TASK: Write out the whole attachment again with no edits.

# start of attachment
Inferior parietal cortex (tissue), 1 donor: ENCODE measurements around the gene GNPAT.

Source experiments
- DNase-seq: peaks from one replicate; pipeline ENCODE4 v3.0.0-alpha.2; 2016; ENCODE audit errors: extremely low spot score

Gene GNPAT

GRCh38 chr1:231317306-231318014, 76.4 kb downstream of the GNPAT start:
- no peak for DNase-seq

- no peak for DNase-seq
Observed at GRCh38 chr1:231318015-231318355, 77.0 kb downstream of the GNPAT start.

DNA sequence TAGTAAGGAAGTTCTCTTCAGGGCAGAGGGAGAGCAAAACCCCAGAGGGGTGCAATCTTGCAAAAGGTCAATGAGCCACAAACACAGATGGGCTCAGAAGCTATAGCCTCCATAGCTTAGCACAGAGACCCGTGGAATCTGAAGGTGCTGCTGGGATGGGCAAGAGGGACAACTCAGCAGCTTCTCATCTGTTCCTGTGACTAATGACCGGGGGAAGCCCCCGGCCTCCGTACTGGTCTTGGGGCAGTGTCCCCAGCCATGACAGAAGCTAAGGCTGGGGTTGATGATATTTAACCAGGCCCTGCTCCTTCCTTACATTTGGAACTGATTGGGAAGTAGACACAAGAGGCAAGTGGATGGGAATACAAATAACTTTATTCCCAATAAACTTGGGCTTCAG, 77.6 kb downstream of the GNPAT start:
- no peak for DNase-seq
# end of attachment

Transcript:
Inferior parietal cortex (tissue), 1 donor: ENCODE measurements around the gene GNPAT.

Source experiments
- DNase-seq: peaks from one replicate; pipeline ENCODE4 v3.0.0-alpha.2; 2016; ENCODE audit errors: extremely low spot score

Gene GNPAT

GRCh38 chr1:231317306-231318014, 76.4 kb downstream of the GNPAT start:
- no peak for DNase-seq

- no peak for DNase-seq
Observed at GRCh38 chr1:231318015-231318355, 77.0 kb downstream of the GNPAT start.

DNA sequence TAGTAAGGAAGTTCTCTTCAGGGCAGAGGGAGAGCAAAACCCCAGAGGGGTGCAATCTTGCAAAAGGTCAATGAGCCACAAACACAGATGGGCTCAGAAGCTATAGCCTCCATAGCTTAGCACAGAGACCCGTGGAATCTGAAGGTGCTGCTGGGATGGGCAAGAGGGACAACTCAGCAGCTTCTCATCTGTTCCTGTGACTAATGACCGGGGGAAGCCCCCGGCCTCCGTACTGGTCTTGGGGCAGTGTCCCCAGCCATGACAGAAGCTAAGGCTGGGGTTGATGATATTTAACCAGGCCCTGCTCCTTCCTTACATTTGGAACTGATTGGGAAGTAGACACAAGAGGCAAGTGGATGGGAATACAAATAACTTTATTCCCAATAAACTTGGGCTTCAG, 77.6 kb downstream of the GNPAT start:
- no peak for DNase-seq